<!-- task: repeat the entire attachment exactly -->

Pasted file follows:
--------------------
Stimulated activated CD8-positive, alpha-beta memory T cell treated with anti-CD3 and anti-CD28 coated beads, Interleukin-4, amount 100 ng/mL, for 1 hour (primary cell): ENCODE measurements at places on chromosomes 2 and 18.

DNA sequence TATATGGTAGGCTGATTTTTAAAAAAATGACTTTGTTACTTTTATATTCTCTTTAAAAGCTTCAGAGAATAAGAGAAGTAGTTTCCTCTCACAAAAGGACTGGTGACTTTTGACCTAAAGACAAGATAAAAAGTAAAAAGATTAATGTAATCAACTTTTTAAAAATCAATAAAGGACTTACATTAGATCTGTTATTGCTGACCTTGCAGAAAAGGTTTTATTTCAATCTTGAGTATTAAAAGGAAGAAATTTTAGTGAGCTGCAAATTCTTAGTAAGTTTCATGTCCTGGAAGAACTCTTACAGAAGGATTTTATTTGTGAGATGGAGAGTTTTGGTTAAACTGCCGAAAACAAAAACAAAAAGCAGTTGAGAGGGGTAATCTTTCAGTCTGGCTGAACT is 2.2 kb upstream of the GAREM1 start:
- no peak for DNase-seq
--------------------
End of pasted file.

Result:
Stimulated activated CD8-positive, alpha-beta memory T cell treated with anti-CD3 and anti-CD28 coated beads, Interleukin-4, amount 100 ng/mL, for 1 hour (primary cell): ENCODE measurements at places on chromosomes 2 and 18.

DNA sequence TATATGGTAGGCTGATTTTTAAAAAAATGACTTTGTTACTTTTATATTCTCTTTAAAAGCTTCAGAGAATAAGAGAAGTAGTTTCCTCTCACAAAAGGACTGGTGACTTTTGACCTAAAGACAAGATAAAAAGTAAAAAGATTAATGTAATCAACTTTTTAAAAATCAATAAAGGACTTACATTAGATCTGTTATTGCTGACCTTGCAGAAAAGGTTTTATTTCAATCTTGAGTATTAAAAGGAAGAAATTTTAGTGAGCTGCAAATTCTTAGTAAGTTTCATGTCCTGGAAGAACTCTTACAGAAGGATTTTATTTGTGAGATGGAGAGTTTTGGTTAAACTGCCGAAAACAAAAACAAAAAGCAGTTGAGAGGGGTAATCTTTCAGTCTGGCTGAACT is 2.2 kb upstream of the GAREM1 start:
- no peak for DNase-seq